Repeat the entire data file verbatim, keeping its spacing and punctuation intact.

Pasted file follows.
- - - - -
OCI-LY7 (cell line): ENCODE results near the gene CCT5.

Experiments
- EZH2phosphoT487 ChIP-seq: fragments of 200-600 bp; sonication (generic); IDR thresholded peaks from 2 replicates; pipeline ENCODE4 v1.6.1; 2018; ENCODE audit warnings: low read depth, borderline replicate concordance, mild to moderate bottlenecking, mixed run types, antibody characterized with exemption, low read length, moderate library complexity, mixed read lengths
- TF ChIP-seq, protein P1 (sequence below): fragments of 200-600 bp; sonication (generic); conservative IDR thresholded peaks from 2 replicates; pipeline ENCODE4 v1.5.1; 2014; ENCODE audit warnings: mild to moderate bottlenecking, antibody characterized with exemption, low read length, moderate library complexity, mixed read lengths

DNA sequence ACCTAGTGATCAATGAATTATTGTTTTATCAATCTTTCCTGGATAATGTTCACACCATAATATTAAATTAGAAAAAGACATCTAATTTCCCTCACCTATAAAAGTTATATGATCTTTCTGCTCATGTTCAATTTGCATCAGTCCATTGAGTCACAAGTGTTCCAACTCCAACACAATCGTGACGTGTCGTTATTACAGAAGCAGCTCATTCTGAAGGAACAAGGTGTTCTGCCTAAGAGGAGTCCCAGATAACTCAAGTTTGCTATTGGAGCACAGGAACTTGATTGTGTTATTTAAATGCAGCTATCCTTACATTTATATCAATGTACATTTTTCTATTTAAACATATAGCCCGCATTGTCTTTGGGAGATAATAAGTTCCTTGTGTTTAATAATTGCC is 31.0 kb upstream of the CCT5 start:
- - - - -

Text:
OCI-LY7 (cell line): ENCODE results near the gene CCT5.

Experiments
- EZH2phosphoT487 ChIP-seq: fragments of 200-600 bp; sonication (generic); IDR thresholded peaks from 2 replicates; pipeline ENCODE4 v1.6.1; 2018; ENCODE audit warnings: low read depth, borderline replicate concordance, mild to moderate bottlenecking, mixed run types, antibody characterized with exemption, low read length, moderate library complexity, mixed read lengths
- TF ChIP-seq, protein P1 (sequence below): fragments of 200-600 bp; sonication (generic); conservative IDR thresholded peaks from 2 replicates; pipeline ENCODE4 v1.5.1; 2014; ENCODE audit warnings: mild to moderate bottlenecking, antibody characterized with exemption, low read length, moderate library complexity, mixed read lengths

DNA sequence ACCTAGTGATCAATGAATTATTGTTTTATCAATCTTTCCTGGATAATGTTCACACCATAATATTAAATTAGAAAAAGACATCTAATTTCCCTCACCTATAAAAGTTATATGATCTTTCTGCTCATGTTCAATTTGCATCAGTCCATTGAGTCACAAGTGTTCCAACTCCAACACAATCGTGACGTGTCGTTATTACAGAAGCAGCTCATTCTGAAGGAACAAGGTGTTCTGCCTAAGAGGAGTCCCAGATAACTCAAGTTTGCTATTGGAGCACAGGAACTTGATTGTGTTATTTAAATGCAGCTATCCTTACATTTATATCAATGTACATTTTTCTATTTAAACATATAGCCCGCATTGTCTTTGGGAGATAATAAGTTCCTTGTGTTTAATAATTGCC is 31.0 kb upstream of the CCT5 start: